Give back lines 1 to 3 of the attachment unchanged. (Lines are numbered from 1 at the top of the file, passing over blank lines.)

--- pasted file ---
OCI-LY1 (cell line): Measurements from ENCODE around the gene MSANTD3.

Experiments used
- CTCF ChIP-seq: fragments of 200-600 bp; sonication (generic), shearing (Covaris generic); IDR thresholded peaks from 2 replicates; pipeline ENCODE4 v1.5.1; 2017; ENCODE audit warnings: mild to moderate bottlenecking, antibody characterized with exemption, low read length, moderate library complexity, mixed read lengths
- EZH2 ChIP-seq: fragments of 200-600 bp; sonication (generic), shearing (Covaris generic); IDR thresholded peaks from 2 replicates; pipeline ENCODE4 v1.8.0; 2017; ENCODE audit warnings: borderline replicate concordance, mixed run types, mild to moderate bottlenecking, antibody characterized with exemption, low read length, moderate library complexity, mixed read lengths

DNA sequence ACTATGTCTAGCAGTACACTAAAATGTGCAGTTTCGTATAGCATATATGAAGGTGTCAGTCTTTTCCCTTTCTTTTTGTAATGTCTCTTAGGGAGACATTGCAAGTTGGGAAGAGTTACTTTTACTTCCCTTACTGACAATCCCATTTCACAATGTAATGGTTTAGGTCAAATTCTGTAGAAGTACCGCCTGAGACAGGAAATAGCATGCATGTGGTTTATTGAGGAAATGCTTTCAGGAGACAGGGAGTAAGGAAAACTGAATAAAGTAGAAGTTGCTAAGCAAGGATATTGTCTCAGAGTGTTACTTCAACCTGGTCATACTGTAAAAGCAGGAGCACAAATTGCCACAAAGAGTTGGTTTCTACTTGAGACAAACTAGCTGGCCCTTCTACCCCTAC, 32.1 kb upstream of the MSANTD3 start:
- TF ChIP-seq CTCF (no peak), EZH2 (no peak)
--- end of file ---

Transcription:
OCI-LY1 (cell line): Measurements from ENCODE around the gene MSANTD3.

Experiments used
- CTCF ChIP-seq: fragments of 200-600 bp; sonication (generic), shearing (Covaris generic); IDR thresholded peaks from 2 replicates; pipeline ENCODE4 v1.5.1; 2017; ENCODE audit warnings: mild to moderate bottlenecking, antibody characterized with exemption, low read length, moderate library complexity, mixed read lengths